O2 is a leading mobile phone brand now active in only two European markets of the UK and Germany. It was originally formed from the demerger of the European wireless businesses of UK operator BT in 2001. After several years of strong growth as an independent business it became the subject of multiple takeover bids in 2005, and was eventually acquired by Telefonica. It continues to operate as a distinct unit under the O2 name although it is now a full subsidiary of the Spanish group. It became the leading mobile operator in the UK towards the end of the 2000s after securing exclusive rights for several years to Apple's iPhone, before being overtaken by the newly created EE. The brand ventured into several smaller European markets in the 2000s, such as the Czech Republic and Ireland, but these remained comparatively insignificant, and were later sold. In 2013, O2 merged with rival German operator E-Plus to create the country's single biggest operator with around 43m customers. Two years later, a deal was agreed to sell O2 UK to smaller rival Hutchison 3. However, that arrangement faced significant regulatory hurdles, and was eventually blocked, with the result that O2 UK remains a unit of Telefonica. Germany and the UK are the #3 and #4 markets by revenues for Telefonica at €7.3bn and €6.8bn respectively in 2018. The vast majority of revenues are generated by mobile with only a small fixed line presence in both countries. The main O2 mobile service is partnered by low-cost brands GiffGaff in the UK and Blau in Germany.
Capsule checked 23rd January 2020
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Adbrands Weekly Update 12th Apr 2018: Ads of the Week: "Stay". How about this for a bold concept? A print ad in cinematic form, but hypnotically arresting in both sound and vision. Giffgaff is one of the UK's many challenger mobile brands. Ironically, given the content of the ad, it's owned by regional giant O2/Telefonica - they don't come much bigger than that in Europe - but Giffgaff has been allowed since launch to operate entirely independently from its parent. One such mark of independence has been brand director Tom Rainsford's insistence on doing his own thing when it comes to advertising, without using a big agency. But he picks his collaborators well. Here it's writing team Tom Evans & Olly Courtenay (known as big.small) and director Ed Morris, via prodco Rattling Stick. Morris, you'll remember, is a man who knows a thing or two about advertising from his former life at Lowe London in its heyday. But it's still the script that's the star. Fine work.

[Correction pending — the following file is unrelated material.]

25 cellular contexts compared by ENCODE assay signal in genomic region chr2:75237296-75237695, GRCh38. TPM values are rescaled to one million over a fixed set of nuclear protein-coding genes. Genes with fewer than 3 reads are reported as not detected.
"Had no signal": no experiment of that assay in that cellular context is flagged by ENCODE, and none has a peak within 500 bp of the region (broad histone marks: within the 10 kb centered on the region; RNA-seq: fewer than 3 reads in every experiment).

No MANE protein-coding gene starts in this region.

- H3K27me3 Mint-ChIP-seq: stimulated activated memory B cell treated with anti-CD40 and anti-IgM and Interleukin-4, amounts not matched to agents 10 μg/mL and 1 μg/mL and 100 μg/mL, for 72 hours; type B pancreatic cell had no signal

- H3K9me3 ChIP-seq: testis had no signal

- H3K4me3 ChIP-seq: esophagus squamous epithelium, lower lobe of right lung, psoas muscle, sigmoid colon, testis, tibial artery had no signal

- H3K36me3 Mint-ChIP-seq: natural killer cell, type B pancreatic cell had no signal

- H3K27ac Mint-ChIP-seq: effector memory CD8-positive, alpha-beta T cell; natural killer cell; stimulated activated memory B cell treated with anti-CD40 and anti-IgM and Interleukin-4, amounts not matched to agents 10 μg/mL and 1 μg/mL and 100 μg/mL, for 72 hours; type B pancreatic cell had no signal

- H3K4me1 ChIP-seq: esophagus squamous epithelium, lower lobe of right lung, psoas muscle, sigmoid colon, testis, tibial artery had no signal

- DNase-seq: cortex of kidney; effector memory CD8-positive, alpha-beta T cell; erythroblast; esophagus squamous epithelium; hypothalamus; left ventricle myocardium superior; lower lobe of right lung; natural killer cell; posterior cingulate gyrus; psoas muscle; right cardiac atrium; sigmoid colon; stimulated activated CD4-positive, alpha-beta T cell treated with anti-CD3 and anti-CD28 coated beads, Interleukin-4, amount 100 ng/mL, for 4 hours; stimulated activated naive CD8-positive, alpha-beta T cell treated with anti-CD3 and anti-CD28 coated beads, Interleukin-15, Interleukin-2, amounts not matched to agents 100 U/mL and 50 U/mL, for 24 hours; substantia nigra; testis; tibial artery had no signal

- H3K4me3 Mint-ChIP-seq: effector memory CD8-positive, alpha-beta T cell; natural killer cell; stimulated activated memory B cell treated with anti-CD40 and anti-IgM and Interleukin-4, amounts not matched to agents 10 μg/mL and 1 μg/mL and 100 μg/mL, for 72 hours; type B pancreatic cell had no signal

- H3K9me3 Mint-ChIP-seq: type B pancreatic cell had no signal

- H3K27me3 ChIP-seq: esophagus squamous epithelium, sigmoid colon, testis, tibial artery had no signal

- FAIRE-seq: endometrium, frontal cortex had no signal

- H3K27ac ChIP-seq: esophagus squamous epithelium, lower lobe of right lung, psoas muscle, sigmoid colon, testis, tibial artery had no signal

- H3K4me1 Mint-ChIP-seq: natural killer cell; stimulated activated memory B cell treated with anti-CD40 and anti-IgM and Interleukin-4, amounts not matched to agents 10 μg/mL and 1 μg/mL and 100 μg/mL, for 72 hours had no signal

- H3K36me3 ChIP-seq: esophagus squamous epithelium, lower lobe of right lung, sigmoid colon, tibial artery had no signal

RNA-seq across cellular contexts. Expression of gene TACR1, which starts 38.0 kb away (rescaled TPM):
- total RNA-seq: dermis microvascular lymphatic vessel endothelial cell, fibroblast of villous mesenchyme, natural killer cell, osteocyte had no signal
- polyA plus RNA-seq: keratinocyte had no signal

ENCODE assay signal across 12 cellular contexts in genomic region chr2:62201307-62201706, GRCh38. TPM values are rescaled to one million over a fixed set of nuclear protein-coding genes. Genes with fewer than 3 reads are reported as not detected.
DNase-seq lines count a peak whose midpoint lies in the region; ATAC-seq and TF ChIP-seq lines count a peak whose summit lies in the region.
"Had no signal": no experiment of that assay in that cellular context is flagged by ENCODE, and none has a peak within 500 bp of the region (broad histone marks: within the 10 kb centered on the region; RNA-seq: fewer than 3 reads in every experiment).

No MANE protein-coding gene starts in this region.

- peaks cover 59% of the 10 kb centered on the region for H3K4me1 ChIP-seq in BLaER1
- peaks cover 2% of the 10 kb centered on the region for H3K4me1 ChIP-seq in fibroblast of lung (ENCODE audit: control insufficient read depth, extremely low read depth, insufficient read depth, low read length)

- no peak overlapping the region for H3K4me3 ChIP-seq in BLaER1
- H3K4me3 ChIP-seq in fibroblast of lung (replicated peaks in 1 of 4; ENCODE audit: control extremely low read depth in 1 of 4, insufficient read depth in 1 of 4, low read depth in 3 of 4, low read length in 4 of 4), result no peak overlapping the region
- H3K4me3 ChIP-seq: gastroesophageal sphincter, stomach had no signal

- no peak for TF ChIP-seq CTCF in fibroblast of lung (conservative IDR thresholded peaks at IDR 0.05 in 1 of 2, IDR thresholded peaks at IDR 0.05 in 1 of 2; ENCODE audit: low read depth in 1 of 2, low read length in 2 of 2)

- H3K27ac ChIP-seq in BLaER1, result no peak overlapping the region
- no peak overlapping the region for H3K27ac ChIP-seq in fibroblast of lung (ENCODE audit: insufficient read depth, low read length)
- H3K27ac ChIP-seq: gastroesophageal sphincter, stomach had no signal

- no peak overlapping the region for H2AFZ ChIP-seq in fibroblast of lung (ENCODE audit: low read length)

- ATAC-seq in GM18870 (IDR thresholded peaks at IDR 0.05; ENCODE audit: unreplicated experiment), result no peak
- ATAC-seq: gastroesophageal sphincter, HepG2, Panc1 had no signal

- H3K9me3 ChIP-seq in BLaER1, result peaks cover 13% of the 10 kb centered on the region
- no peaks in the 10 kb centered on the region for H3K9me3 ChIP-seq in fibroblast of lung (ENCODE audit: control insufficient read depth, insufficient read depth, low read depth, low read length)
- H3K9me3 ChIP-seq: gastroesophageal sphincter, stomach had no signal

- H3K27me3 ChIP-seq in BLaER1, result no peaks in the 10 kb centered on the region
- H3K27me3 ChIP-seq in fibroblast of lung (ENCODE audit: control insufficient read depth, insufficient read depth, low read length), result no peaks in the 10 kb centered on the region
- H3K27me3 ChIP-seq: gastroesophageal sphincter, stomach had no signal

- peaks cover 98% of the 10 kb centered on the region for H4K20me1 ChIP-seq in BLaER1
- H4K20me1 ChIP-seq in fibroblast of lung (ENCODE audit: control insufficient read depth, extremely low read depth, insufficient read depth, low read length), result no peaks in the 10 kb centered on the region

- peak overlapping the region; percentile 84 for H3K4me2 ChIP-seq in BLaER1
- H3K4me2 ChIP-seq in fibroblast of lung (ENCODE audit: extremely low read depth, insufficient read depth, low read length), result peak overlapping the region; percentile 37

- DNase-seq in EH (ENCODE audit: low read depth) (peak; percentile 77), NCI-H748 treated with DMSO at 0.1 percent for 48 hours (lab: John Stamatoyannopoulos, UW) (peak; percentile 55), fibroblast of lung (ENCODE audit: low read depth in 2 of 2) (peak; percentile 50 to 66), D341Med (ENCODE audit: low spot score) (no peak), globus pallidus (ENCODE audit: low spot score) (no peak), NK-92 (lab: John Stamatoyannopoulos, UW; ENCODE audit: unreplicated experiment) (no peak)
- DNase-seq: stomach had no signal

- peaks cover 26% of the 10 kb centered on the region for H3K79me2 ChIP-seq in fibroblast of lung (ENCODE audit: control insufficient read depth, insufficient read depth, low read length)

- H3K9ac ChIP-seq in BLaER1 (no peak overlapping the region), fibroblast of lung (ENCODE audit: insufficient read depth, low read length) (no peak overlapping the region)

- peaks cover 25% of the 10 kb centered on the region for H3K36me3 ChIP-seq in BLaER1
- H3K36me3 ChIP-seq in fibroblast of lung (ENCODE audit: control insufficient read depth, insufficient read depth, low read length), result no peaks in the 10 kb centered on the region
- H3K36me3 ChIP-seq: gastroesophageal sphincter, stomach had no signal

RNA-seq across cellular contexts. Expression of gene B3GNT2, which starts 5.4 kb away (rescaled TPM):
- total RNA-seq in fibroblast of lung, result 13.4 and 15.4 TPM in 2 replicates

Adbrands Weekly Update 20th Apr 2017: Ads of the Week: "The Big Swim". New London creative boutique Who Wot Why makes a big splash with this attention-grabbing film for Giffgaff, the pay as you go arm of UK mobile provider O2. The agency was launched last year by a team of creatives ex Wieden & Kennedy London, CP&B and Dare with the aim of making work that is "talked about in the pub by people outside the industry". Their first major campaign looks set to do just that. Spectacular stuff.
Adbrands Weekly Update 27th Oct 2016: Ads of the Week: "The Music Box". Just in time for Halloween, here's an entertaining tale for O2's pay as you go mobile sideline GiffGaff. It's produced inhouse, written and directed by GiffGaff brand director Tom Rainsford, clearly a man with many strings to his bow. Sense, it makes none, but is nevertheless a highly entertaining mash-up of scary sequences, like a greatest hits compilation of the horror genre. Indulge yourself.
Adbrands Weekly Update 12th May 2016: As expected, EU regulators upheld the objections of their UK-based counterparts and blocked the proposed merger of mobile networks O2 and Hutchison Three. "Allowing Hutchison to take over O2 at the terms they proposed would have been bad for UK consumers and bad for the UK mobile sector. The remedies offered by Hutchison were not sufficient to prevent this." It is the latest development in the ongoing tug of war between state regulators and European mobile operators over consolidation. This ban now opens the way for alternative deals. Liberty Global, owner of Virgin Media in the UK as well as other European cable services, was quick to express its interest in O2. Any potential deal there would preserve the status quo of four major suppliers which regulators are so keen to preserve. Meanwhile, Three's owner Hutchison was said to be considering an approach to broadband service Talk Talk.
Adbrands Weekly Update 14th Apr 2016: British regulators put pressure on their EU counterparts to veto the proposed merger of O2 and Hutchison 3 in the UK. The UK Competition & Markets Authority (CMA) says the proposed concessions offered by Hutchison fall short of requirements, echoing earlier concerns voiced by telecoms watchdog Ofcom. The CMA opposes any consolidation that would reduce the number of mobile operators from four at present to three. Given the current sensitivity regarding "Brexit", the EU is unlikely to override British regulatory concerns. However, while regulators are opposed to the merger, industry insiders are broadly in favour. A common view is that failure to consolidate would be even worse, not better, for competition, since it will leave O2 and 3 as "lame duck" operators. According to market watcher Enders Analysis, "The economics of the industry are such that four operators isn't viable in the long term... If the 3-O2 deal doesn't go ahead, you'll have two weak players getting weaker and weaker over time." At the end of 2015, EE was the UK's leading operator with almost 32% share. O2 - which owner Telefonica wants to sell - had almost 30%, with Vodafone on 24% and 3 at 14%.
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